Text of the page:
With steam engines, one could construct mainline railways, which were a key component of the Industrial Revolution. Railways reduced the costs of shipping, allowed for fewer lost goods, compared with water transport, which faced occasional sinking of ships; the change from canals to railways allowed for "national markets" in which prices varied little from city to city. The spread of the railway network and the use of railway timetables, led to the standardisation of time in Britain based on Greenwich Mean Time. Prior to this, major towns and cities varied their local time relative to GMT; the invention and development of the railway in the United Kingdom was one of the most important technological inventions of the 19th century. The world's first underground railway, the Metropolitan Railway, opened in 1863. In the 1880s, electrified trains were introduced, leading to electrification of tramways and rapid transit systems. Starting during the 1940s, the non-electrified railways in most countries had their steam locomotives replaced by diesel-electric locomotives, with the process being complete by the 2000s.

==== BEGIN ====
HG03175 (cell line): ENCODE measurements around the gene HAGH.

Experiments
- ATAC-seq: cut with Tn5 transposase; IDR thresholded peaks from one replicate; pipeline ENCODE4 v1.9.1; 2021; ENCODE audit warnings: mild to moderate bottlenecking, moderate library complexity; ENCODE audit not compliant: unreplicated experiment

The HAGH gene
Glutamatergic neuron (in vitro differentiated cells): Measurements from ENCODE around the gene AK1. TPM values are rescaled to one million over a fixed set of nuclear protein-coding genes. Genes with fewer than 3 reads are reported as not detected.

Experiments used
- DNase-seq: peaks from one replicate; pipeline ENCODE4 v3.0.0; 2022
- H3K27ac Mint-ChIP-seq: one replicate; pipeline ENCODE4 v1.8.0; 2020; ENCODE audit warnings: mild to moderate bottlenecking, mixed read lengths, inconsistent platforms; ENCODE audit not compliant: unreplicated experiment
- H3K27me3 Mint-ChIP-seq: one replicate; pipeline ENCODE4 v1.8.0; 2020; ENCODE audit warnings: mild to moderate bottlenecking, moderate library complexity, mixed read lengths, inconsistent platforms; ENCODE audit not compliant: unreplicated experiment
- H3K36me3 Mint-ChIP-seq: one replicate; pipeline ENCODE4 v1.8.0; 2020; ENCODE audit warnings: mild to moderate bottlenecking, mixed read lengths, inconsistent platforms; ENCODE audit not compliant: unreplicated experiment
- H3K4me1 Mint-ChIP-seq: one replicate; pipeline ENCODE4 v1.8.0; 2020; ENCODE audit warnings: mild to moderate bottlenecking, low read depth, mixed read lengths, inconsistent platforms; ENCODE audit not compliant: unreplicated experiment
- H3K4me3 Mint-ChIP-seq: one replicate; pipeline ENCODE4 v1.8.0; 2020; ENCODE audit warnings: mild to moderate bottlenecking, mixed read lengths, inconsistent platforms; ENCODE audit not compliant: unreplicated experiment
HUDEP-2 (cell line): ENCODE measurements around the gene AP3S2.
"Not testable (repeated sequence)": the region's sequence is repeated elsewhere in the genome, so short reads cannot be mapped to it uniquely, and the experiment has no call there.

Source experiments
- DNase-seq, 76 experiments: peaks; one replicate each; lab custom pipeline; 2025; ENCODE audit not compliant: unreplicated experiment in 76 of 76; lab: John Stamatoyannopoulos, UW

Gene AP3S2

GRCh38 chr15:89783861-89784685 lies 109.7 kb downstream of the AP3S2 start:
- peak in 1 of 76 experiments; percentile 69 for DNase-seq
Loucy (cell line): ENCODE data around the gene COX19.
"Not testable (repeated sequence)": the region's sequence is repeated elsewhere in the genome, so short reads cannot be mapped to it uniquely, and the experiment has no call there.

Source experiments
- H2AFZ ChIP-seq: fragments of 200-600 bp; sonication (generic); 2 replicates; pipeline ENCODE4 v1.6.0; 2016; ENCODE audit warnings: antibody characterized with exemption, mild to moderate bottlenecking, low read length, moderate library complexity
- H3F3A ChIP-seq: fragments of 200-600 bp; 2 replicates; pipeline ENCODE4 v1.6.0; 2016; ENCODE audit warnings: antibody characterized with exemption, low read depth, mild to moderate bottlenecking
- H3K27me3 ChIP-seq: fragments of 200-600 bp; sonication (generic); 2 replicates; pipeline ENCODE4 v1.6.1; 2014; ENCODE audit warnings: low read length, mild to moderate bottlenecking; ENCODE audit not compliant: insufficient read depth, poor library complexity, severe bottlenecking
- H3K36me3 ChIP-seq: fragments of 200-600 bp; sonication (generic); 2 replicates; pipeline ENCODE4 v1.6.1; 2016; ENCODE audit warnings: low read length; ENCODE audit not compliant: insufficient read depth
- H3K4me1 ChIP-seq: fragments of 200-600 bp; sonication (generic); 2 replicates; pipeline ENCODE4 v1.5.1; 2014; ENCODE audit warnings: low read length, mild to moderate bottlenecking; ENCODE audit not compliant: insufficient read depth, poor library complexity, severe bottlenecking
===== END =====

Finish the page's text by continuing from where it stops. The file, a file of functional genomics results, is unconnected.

During the 1960s, electrified high-speed railway systems were introduced in Japan and in some other countries. Many countries are in the process of replacing diesel locomotives with electric locomotives due to environmental concerns, a notable example being Switzerland, which has electrified its network. Other forms of guided ground transport outside the traditional railway definitions, such as monorail or maglev, have been tried but have seen limited use. Following a decline after World War II due to competition from cars, rail transport has had a revival in recent decades due to road congestion and rising fuel prices, as well as governments investing in rail as a means of reducing CO2 emissions in the context of concerns about global warming; the history of rail transport began in the 6th century BC in Ancient Greece. It can be divided up into several discrete periods defined by the principal means of track material and motive power used. Evidence indicates that there was 6 to 8.5 km long Diolkos paved trackway, which transported boats across the Isthmus of Corinth in Greece from around 600 BC.